The Company We’re Building at ConductorOne


When Paul and I started ConductorOne in fall of 2020, one of the first questions we asked ourselves was, “What kind of a company do we want to build?” Were we going to be fully distributed forever? What was our culture? How did we want our fellow employees to conduct themselves? In those early days, we spent as much time contemplating these questions as we did the market and the product.

We knew that early decisions become institutionalized. Bad habits are hard to unwind. We wanted to be intentional from day one, especially about our company values. They set the guard rails for your company by guiding who you hire, how you expect people to work, and how you interact with your customers. If evangelized correctly, they should be used in everyday decision making.

So we put pen to paper, first the two of us, and then with the early team, defining our values. Without further ado, here they are:

ConductorOne’s Company Values

#1: Be Deliberate

Intentionality and scientific thoughtfulness produce superior results.

We believe that a concrete plan with imperfect information is always better than no plan with perfect information. Intentionality provides clarity. Clarity generates alignment and shared understanding. Shared understanding allows diverse teams and customers to share common goals and to work together to solve problems.

In a remote-first world, being deliberate is even more important. Intentionality prevents miscommunication and ensures that everyone (employees, customers, investors, etc.) is on the same page.

#2: Show Kindness

Be direct, be honest, be nice.

No one likes working with jerks. It’s exhausting and it costs energy that could otherwise be channeled into improving our products, building our team, and helping our customers. We believe in mutual respect, and that every person, regardless of title, background, role, race, gender, religion, or ability, deserves to have their opinions, time, and work respected.

We don’t conflate showing kindness with patronization or acquiescence. It’s ok to disagree or have tough conversations in a respectful tone. We’re friendly to our employees, our customers, and our communities, and when we disagree or challenge ideas, we do it respectfully.

#3: Earn the Customer’s Trust

We exist to make our customers successful and solve their problems.

We do not exist, and will not succeed, without customers. Customer trust is earned, slowly and over time, through daily actions. When we are open, communicative, and responsive, we earn trust. When we focus on making our customers successful and solving their problems, we will earn their trust. When we demonstrate our competence and teamwork, we will earn their trust. We lose trust when we fail to follow through on our commitments or don’t help our teammates or customers.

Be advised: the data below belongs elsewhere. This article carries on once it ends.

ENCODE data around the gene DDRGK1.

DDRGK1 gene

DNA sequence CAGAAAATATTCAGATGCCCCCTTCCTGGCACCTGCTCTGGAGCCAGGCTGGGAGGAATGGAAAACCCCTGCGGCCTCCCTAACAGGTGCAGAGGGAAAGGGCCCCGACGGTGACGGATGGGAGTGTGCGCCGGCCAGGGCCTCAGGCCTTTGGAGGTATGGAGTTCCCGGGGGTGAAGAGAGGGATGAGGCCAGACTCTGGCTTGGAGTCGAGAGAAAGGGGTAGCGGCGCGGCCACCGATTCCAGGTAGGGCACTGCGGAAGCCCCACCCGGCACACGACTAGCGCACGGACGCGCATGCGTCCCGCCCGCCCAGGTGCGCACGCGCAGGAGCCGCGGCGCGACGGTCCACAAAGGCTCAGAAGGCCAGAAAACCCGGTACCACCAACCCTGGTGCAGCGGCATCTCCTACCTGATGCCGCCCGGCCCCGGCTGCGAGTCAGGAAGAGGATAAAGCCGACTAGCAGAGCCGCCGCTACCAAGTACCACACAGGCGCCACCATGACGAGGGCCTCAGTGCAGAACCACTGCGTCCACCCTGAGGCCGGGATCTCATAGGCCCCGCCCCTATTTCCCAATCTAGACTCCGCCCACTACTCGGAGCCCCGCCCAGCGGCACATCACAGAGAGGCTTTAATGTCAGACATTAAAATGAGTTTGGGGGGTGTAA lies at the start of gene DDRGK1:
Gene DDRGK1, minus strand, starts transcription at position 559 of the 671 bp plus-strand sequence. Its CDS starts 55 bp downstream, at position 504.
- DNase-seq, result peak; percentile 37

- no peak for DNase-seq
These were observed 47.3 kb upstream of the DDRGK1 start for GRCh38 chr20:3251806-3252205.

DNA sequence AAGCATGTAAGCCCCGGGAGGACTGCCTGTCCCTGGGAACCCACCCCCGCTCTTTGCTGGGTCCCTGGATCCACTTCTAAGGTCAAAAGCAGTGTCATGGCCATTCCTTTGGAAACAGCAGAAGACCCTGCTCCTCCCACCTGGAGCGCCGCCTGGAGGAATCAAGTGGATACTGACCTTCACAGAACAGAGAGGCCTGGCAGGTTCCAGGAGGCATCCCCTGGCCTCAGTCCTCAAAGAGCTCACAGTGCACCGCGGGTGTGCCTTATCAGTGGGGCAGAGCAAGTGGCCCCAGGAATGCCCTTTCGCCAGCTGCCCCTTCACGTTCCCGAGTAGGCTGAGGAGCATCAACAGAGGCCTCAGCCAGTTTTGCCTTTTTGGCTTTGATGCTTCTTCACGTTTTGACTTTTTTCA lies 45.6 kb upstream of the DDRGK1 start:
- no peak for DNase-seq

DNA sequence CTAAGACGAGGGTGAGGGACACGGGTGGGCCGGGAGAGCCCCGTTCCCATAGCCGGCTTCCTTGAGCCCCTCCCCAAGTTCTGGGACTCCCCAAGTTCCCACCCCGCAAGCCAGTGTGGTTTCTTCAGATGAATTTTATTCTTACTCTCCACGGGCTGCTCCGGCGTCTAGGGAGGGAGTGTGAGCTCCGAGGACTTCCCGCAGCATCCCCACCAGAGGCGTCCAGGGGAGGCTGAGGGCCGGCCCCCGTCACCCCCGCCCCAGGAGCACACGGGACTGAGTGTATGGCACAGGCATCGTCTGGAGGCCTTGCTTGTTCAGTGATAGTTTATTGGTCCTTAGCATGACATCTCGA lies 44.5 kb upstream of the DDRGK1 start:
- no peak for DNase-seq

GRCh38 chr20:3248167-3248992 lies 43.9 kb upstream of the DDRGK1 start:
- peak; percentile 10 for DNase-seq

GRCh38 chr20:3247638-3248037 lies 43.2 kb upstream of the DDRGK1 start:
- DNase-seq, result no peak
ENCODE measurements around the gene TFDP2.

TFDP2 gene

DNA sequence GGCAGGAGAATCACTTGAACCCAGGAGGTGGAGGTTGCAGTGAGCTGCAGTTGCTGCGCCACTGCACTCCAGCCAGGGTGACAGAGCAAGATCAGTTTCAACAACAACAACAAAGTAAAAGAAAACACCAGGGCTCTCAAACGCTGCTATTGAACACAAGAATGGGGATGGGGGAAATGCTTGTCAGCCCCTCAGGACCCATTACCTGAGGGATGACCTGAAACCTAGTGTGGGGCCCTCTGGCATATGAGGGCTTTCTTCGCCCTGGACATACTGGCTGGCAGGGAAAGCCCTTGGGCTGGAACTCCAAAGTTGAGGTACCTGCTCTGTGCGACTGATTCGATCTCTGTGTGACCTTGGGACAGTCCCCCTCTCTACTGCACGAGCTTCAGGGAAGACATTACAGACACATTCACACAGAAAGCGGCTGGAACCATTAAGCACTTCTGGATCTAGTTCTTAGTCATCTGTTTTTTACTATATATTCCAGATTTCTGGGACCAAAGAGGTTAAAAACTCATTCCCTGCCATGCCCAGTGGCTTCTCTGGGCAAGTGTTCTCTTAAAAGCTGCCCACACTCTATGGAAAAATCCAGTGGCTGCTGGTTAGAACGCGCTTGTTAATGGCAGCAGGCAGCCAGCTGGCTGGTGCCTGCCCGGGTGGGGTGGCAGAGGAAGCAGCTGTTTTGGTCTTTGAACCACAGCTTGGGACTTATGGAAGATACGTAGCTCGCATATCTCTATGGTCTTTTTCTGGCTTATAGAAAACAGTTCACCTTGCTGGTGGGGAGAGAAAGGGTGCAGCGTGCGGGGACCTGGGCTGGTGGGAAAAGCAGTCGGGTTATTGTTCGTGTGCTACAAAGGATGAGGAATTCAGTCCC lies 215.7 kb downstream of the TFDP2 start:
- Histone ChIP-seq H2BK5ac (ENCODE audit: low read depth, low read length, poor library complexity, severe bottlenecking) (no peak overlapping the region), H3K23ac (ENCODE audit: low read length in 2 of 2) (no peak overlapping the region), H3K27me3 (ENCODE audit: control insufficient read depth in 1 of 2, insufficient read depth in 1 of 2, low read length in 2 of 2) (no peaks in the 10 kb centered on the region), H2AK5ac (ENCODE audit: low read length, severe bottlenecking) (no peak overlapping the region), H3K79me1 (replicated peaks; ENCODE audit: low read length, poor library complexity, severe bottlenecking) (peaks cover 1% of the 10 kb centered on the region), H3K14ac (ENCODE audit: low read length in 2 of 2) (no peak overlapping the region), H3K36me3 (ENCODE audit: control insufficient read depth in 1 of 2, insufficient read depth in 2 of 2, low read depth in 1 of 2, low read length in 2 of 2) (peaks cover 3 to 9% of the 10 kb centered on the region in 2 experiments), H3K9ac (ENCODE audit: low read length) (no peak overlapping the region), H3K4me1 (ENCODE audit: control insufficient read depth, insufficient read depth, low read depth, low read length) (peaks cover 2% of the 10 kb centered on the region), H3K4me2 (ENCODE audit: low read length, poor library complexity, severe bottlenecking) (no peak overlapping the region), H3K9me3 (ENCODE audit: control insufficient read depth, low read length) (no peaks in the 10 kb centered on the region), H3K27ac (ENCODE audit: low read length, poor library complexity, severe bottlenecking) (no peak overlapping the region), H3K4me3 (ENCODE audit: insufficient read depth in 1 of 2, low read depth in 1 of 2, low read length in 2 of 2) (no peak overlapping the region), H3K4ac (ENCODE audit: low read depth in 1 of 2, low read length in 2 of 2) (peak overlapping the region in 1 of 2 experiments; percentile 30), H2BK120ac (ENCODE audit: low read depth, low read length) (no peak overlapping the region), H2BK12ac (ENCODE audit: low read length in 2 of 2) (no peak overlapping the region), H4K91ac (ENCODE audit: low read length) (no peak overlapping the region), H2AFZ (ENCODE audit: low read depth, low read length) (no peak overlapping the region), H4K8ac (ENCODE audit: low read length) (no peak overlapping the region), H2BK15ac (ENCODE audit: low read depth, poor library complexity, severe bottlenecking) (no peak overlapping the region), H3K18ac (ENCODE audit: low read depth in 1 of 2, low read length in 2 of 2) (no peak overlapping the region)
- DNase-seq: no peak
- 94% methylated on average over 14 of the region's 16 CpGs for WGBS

#4 - Trust & Empower People

Employee agency will make you faster and more innovative.

A company comprising employees who are trusted and empowered, and who have agency to solve problems, will benefit from stronger innovation and happier customers. This does, however, come with a trade-off: accepting that people will make mistakes. Even with a deliberate mindset, we will all suffer from failed experiments, bad decisions, and ingrained biases. So, in conjunction with our agency, we accept responsibility to ask for help when we need it, to assume best intentions, and to criticize processes and systems, not people. We also strive to remove bias from how we trust and empower each other, and to cultivate diversity as a strength. Together, we fix our mistakes, learn from them, and ultimately make each other, and our organization, stronger.

#5 - Embrace Change

We see where we want to go and we iterate to success.

A company in steady state is “default dead.” Technology is evolving at a pace never before witnessed in history. Market forces are unsparing and ever shifting. If we want to adapt and thrive, we must constantly evolve our business and ourselves.

Embracing change also means gaining comfort with ambiguity. In a world that is in flux, we rarely have 100% of the information we need. Yet, a company that only makes decisions on perfect information is waiting too long. Rather than prevent progress because of unknowns, we simply acknowledge them and move forward.

Let’s talk

We’re being extremely open with our values because we believe each and every person who joins us for the journey should opt-in to them. If these values resonate with you, and if you’ve ever been annoyed at how long it took for you to get access or updated permissions to a critical app at work, we should talk. Just reach out and tell us what resonated most with you and why.